Summer is a good time for picnics — opening a basket of snacks, stretching out on a blanket and staring up at a beautiful blue sky.
But have you ever considered having a picnic at night, say around midnight or 1 a.m., when the night sky is studded with the light of countless stars?
If that sounds intriguing, you should head to an open, grassy area late tonight (Aug. 12) or in the predawn hours on Friday, and get ready for a special light show. If the sky is clear, you’ll see not only stars and planets, but also one of the best meteor showers of the year — the Perseids.
Last year at this time, as part of the International Year of Astronomy, I wrote an editorial in The Catholic Spirit encouraging people to view this annual August display of “shooting stars” — actually small bits of rock and dust that stream brightly through the earth’s atmosphere.
This debris is associated with comet Swift-Tuttle, which orbits the sun every 133 years. As the small pieces crash toward earth, they burn up and create streaks of light across the sky. They appear to originate in the constellation Perseus, which rises in the northeast.
Last year, from my home in suburban St. Paul, I was able to see a meteor every minute or two. This year, the experts predict the shower will reach a peak of about 80 meteors per hour. The moon will set before the best part of the show kicks in, so viewing conditions should be excellent, if the weather cooperates.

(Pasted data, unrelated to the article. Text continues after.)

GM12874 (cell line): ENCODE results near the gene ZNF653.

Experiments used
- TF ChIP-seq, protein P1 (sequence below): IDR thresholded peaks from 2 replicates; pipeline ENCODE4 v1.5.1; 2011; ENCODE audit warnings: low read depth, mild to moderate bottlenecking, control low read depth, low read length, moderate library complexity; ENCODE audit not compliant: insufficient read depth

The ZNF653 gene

The Perseids are sure to elicit oohs and aahs, especially from children and adults who’ve never seen or paid much attention to such celestial events. And, what kid doesn’t appreciate the opportunity to stay up late to see something cool?
Parents: Don’t overlook the opportunity to use this as a segue into a discussion about the awesomeness of the universe that God created and our place in it. If you’re looking for some Scripture passages to start the discussion, try these: Genesis 1:16-19, Psalm 148:1-6 and Psalm 8:1, 3-5.
If you want to learn more about the Perseids, you can join an online chat with astronomer Bill Cooke from NASA’s Marshall Space Flight Center today (Aug. 12) from 2-3 p.m. central time. He’ll answer questions about the meteor shower and the best ways to view it.
You can also visit the Hayden Planetarium’s website for additional observing tips.
So, pack a snack and a comfortable chair or blanket and head outside tonight for an awesome, heavenly light show.